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My Braniff Dove

February 9, 2021

I began collecting airline memorabilia for almost as long as I’ve been interested in airplanes. I think I was in the 2nd grade.

I liked collecting this esoteric corner of the vintage world because it harkened back to a romance, an adventure, an elegance. Travel meant taking chances, discovering new places, experiencing a world completely different than the one we knew. It was exciting.

As a boy, my dad started and eventually fed my hunger for almost anything associated with flight. Back then, his job as a salesman with an electronics company required him to travel frequently by air. He would often bring back little trinkets from his flights that might have the airline name on them. Playing cards from TWA. Little sets of plastic wings from American Airlines. Stir sticks from Ozark (I had no idea what a ‘stir stick’ was for). And, in the days before computers and electronic boarding passes, little rectangular paper folders called ticket jackets which organized a traveler’s tickets.

The best of these were from an airline called Braniff International Airways. Often using the slogan “Flying Colors,” Braniff pioneered the use of bold color in the branding of their company to set themselves apart from other airlines with more traditional (read that as ‘boring’) liveries. It certainly caught my eye. Aircraft were painted almost every color of the rainbow. Flight attendant uniforms were equally colorful and distinctive. Airport gate space was appointed with sleek furniture and other modern design touches that coordinated seamlessly into a very distinctive, memorable whole.

Honestly, I had no idea of advertising or marketing until I got much older. It all looked really cool to me.

But there was one simple stylistic image that Braniff used on just about everything. It was the shape of a bird with a slender head and body and a big, broad wing that just dazzled me. Called ‘the Braniff Dove,’ and designed by famed architect Alexander Girard, this totem adorned ticket counters, gate areas, company buildings, uniforms, even bars of soap in the aircraft lavatories. From a design standpoint, it was the epitome of that modern, mid-century, jet-set ethos that captivated the traveling public back in the 1960’s and 1970’s, Braniff’s heyday.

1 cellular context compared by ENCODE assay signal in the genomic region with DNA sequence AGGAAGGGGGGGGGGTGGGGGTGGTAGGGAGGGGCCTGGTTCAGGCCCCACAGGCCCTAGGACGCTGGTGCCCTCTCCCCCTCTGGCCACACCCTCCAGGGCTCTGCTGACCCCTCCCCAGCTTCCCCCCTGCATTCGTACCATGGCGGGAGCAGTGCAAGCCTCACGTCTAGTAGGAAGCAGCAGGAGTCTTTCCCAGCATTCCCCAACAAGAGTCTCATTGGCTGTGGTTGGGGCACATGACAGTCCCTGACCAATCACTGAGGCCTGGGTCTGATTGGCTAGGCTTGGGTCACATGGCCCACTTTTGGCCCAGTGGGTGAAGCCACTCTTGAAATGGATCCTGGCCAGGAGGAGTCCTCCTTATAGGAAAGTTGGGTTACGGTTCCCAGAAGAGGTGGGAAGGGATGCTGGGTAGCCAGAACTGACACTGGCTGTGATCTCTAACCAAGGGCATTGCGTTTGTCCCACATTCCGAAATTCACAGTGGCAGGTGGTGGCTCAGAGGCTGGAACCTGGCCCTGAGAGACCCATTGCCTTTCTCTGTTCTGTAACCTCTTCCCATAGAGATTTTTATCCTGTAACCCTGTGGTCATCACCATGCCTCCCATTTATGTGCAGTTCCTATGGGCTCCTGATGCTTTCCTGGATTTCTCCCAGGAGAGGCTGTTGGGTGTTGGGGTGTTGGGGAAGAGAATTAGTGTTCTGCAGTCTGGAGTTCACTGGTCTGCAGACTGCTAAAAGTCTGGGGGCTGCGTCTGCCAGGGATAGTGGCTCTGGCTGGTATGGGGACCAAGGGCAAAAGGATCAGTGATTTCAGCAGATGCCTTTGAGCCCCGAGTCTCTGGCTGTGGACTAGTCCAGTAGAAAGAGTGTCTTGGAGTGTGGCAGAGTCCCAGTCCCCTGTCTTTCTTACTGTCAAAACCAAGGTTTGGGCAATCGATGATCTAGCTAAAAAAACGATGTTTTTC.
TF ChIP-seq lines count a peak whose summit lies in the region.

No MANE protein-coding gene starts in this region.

Unfortunately, Braniff International Airways suffered mightily from the changing landscape that rocked the airline industry in the United States after the airlines were deregulated in 1978. Braniff went bankrupt.

Gone were all of the colorful airplanes and beautiful Braniff doves. Even my collection of Braniff ticket jackets never followed me out of my teen years.

It was at least 20 years later, after I had established myself as an airline pilot, that I even knew other people actually collected stuff like airline memorabilia. So much so that conventions of like minded individuals would be held in various locations all over the world, usually near big airports. There, collectors would display vast collections of all manner of airline ephemera: china dinner place settings, glasses that said “TWA”, cutlery stamped “Pan Am” or “Sabena”, all airlines that no longer exist. You could find books of matches, cloth napkins, color posters that one might see in a travel agency, aircraft models for sure–even little mini bottles of alcohol stamped with the airline name–still unopened and full. All of it for sale.

One day about 8 years ago, one of these conventions was near my home. Knowing that “the good stuff” is always the first to go, I walked in the room right as the convention was getting underway. I made my way towards to back of the conference room and finally found what I had been pining for ever since I knew I might find one one lucky day: a bright red, pristine original Braniff Dove.

Probably hung on a wall behind a ticket counter at some midwest airport, its’ condition was excellent. It had likely found a charitable owner who stored it carefully during those dark years after the company folded. Now that I found one for sale, it followed me home without me even haggling over the price.

It adorns a wall in my home today. It is my most treasured and delightful airline collectable, the one that I had always wanted.

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